Continuing the story of Butlers Row, Athy, last week I mentioned the Mahon family who lived there over 65 years ago. John, a good footballer died young and his brother Michael a superb player with few equals on the football pitch emigrated to New York in October 1927. On the night before he emigrated the local G.A.A. Club, then called Young Emmets, made a presentation to Michael at a function in the local Council offices in the Town Hall. He had played for Athy Senior Team in the 1923 Senior Championship Final when Athy was defeated by Naas and was later chosen for the Kildare County Senior team in the year he emigrated.
In Number 6 Butlers Row lived Fran O'Rourke who had married Kate Cunningham of Meeting Lane. He was a carpenter working for the railway company in their Inchicore Works commuting to Athy each weekend by train. His sons Paddy Joe, Thomas, Frank and Hughie are dead as is a daughter Josephine who was married to the late Joe Moloney. A son Peter is living in Londonwhile a daughter Breda is married to Michael O'Meara and living in Geraldine. George and Mary Ryan were appointed tenants of No. 6 in 1942 and lived there until 1950 when they transferred to No. 63 Pairc Bhride. Their son George born the same year as myself was in my class in St. Joseph's Boys School. He died in 1949 and I can still recall the entire class under Sr. Alberta praying for George, little realising the finality of death. He was buried in St. Michael's Cemetery one week after another of our young friends Jimmy Bracken of Emily Square who had drowned underneath the Barrow Bridge. That was a sad week in November 1949.
George Ryan Senior was a first class handballer who won the All Ireland Hardball Junior Doubles title partnered by "Wiggie" Costello of Shrewleen in 1936. While living in Butlers Row George won the All Ireland Hardball Junior Singles title in 1946. Sadly he died in 1969.
In the next house lived Mr. & Mrs. O'Brien and their daughter. I have no information about them. They were followed by Mick O'Shea, his mother and grandfather who moved from Garden Lane off Meeting Lane. Mick and his sister Molly who had spent many years in England later moved down to No. 2 Butlers Row. Mick who worked for many years in the I.V.I. Foundry was the last tenant of Butlers Row living there for some time after the remaining houses fell vacant. He and Molly now live in Kirwans Court off Leinster Street.
"Robbie" Robinson and his wife Caroline later moved into No. 7. Robbie worked in the I.V.I. Foundry and was known locally as "Black Sam" because of his frequent performances as a blacked up minstrel in local musicals in the Town Hall. Their son Michael who is now in Australia was home for Christmas and renewed acquaintances with his school pals with whom he attended the Christian Brothers School in the 1950's.
The Stapleton family lived in No. 8. There were three brothers and one sister, all now long dead. Jim and Larry were bakers in Bradleys bakery which was located at the rear of the present Delaney's Barber Shop in Duke Street. Mick was unemployed largely due to ill health while their sister Mary kept house for her bachelor brothers. Tom and Maria Langton and family replaced the Stapletons. Tom was a local postman and fireman and both himself and his wife were wonderful ballroom dancers known far and wide for their dancing skill.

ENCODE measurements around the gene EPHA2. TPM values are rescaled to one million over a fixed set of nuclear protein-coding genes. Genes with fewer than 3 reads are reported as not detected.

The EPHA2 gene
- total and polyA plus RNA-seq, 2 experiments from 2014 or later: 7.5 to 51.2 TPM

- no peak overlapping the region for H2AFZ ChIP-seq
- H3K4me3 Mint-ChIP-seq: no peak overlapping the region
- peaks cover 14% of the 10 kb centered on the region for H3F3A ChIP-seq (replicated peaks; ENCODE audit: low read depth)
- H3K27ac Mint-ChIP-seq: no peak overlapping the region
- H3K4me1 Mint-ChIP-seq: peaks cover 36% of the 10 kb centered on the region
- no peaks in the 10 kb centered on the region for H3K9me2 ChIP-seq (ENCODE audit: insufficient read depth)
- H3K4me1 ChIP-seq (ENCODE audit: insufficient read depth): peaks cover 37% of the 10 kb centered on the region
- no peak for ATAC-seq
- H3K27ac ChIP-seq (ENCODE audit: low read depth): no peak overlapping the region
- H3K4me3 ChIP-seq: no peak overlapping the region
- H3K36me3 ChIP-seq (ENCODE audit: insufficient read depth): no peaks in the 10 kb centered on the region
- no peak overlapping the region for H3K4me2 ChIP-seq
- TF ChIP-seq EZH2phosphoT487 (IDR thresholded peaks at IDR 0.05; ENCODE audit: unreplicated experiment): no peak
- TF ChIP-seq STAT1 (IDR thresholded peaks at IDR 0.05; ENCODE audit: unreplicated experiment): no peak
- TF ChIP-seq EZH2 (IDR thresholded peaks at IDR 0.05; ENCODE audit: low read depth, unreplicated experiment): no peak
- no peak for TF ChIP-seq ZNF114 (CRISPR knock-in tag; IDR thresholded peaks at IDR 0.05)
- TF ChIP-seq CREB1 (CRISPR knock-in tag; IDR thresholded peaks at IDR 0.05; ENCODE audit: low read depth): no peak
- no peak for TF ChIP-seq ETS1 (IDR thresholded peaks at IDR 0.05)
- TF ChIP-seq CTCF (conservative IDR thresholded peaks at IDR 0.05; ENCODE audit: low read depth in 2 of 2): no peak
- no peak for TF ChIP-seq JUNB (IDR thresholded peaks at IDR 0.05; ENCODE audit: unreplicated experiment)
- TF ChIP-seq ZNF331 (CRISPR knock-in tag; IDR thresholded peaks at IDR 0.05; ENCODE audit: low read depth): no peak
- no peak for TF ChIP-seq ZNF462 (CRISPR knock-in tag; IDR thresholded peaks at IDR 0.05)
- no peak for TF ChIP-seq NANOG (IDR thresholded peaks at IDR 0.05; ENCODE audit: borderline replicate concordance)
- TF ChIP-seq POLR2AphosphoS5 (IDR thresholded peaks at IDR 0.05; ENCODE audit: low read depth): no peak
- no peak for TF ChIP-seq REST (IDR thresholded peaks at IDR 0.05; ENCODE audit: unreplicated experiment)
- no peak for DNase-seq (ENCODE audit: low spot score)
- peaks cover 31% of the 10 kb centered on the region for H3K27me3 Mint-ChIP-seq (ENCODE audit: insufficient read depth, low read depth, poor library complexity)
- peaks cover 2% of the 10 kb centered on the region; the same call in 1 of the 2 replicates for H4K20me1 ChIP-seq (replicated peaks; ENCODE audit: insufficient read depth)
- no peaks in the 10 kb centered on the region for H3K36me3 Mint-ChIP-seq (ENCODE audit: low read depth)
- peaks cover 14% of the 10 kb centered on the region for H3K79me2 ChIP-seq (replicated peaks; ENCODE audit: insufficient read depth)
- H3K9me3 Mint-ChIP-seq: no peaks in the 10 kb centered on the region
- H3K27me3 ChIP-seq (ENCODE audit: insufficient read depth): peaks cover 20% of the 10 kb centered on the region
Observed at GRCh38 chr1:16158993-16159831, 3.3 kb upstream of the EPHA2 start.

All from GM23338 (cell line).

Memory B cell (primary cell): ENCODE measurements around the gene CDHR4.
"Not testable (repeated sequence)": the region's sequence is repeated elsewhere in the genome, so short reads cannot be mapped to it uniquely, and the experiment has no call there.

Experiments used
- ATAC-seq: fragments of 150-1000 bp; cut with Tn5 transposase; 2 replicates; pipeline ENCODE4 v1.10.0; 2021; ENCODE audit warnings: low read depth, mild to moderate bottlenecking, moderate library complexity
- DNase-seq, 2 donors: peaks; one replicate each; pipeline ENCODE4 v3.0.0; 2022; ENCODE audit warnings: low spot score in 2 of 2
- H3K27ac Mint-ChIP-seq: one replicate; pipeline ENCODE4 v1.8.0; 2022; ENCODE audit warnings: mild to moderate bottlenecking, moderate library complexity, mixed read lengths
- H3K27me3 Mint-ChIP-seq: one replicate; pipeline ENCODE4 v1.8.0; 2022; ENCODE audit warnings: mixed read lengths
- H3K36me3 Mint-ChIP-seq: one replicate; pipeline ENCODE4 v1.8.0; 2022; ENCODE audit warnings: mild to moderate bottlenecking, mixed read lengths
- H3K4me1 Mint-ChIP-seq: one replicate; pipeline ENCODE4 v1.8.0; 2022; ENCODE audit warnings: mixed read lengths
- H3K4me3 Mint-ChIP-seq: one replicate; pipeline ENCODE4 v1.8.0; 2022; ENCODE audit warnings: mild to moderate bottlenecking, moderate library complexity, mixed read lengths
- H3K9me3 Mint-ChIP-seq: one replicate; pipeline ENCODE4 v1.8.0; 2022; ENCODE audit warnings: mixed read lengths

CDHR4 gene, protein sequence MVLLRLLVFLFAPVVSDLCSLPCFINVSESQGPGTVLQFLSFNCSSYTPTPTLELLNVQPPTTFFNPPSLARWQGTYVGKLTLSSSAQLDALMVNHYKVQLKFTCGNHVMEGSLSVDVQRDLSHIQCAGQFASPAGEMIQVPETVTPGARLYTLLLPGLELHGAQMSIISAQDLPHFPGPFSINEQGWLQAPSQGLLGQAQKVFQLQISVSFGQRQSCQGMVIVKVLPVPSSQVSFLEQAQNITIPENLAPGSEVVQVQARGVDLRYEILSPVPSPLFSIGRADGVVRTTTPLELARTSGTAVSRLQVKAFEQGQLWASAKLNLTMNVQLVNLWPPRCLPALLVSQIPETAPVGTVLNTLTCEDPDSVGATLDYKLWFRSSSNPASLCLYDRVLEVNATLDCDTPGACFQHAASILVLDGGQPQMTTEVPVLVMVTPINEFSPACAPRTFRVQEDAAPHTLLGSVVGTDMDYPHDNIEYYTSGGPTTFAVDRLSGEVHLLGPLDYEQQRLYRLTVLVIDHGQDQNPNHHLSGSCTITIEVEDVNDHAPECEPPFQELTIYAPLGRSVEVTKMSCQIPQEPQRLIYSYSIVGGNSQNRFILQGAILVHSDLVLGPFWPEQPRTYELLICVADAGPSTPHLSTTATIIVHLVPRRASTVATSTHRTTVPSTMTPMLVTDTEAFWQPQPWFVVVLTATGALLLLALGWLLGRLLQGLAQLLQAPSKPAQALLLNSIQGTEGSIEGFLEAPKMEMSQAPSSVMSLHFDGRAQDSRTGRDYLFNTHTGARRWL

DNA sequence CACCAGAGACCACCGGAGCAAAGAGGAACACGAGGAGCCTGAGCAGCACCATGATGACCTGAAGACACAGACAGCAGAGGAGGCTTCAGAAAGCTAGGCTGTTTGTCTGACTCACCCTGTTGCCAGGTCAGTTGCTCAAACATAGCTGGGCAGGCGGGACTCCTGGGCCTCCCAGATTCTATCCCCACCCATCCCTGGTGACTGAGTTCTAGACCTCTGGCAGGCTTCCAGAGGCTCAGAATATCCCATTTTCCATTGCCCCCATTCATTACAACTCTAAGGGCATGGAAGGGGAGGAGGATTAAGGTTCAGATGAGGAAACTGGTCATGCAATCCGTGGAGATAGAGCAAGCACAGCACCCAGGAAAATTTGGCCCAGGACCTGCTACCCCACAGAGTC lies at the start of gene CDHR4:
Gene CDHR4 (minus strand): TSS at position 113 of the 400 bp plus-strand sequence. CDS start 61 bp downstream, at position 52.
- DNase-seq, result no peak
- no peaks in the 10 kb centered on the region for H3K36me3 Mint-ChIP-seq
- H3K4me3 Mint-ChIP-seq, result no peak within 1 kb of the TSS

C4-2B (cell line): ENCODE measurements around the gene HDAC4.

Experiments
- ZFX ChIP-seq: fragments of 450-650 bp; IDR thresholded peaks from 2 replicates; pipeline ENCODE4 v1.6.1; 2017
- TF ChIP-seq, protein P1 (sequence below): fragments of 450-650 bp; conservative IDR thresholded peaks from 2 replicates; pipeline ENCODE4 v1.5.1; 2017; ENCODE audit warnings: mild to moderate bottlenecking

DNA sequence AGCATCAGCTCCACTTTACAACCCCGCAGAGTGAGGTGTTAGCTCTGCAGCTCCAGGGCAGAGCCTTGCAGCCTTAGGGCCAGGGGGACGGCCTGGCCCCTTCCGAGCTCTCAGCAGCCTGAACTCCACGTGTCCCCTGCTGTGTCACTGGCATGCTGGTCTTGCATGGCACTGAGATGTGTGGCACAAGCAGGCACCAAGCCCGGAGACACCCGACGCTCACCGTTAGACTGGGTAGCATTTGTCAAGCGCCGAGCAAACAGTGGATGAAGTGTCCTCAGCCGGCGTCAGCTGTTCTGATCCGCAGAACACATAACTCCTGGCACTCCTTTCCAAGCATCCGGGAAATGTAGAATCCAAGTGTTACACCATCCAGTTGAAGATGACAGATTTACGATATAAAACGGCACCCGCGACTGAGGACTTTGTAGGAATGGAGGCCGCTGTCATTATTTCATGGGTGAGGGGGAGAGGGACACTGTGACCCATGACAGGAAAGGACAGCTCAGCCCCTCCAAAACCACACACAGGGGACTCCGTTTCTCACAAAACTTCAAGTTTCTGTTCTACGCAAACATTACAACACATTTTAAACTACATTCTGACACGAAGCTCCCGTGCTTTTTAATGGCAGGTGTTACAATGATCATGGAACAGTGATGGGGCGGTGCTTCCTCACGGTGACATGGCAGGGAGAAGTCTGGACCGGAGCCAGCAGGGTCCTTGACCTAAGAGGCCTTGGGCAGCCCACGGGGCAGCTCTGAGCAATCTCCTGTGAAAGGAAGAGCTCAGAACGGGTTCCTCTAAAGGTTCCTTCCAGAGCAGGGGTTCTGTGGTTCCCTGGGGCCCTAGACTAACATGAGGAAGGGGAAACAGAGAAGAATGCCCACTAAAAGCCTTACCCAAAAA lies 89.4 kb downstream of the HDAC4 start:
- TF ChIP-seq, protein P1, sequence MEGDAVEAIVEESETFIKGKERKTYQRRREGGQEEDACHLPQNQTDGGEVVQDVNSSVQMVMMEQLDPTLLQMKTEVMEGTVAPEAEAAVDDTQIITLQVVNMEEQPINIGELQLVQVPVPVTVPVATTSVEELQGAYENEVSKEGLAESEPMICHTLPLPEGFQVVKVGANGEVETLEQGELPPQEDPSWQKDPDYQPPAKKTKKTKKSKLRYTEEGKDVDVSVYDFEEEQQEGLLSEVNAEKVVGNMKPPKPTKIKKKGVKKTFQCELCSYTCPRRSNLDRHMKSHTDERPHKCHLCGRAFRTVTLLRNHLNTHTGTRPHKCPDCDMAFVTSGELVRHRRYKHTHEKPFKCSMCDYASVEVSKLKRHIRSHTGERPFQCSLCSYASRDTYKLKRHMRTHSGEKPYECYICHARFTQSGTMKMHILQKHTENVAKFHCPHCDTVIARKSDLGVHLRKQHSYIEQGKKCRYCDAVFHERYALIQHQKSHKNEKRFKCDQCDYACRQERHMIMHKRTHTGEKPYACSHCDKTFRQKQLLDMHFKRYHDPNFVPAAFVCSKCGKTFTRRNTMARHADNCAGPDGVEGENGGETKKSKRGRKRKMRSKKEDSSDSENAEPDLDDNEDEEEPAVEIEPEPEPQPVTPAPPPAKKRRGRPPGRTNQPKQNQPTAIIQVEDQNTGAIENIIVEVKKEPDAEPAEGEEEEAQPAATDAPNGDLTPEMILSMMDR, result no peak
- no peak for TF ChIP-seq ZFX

Next door in the 1930's we find Mr. & Mrs. Dargan, their son Jim and two daughters. They later moved to Offaly Street taking over the house vacated by the Stafford family. Mr. Dargan worked in Duthie Larges and his son Jim was in his early years in the Irish Army. Jim took part in many of the musical shows in Athy over the years. His sister Katie who never married was reputed to have the cure for haemorrhage. When the Dargans moved to Offaly Street the new tenants were Tommy and Eileen Pender. Tommy worked in the I.V.I. Foundry and when the family were still young they moved to Offaly Street taking over Sunderlands house. In doing so Eileen Pender was moving to live opposite her own family home where her brother John Evans and parents were still living.
Mr. & Mrs. Dempsey and their daughter Lil lived in the second last house in the Lane. "Cruiser" Dempsey as he was known was the Porter in the Hibernian Bank in Leinster Street. He was a small man with a moustache and always wore a cap. Lil married a railway porter named Tobin and moved down the country. Mick Corr, his wife and two sons later lived in the house and Mick is now living in Nelson Street, his wife sadly dying while they were living in Butlers Row.
At the end of Butlers Row lived Mr. & Mrs. Hendricks. He was a photographer and used the wall of the Leinster Arms Hotel yard to hang his photographs of local events and people which he wished to sell. Hendricks was an exceptionally tall man whose wife was equally exceptionally small. Paddy Dunne his wife Molly and family later lived in Hendricks house.
The houses in Butlers Row were privately owned. It may be assumed that the name indicates the original owner or person responsible for their construction. Peter P. Doyle of Woodstock Street at one time collected the rent averaging 2/6 per week on behalf of the then owner George Dillon who was a butcher in Leinster Street. On his death George willed the Butlers Row property to his nephew Tommy who lived in Ardreigh and in time he sold the 11 houses to Mona Sylvester of Offaly Street. Mona is reputed to have paid £100 for the entire housing scheme and she continued to collect the rents to the end.
Butlers Row is now no more. The roofless remains of the houses which once echoed to the lively sounds of family life now wait for the bulldozers to knock the remaining walls. In recording the names of those who lived there over the years since 1930 inevitably some names will be missed and some mistakes made. If you can help to add to what is published here I would welcome hearing from you.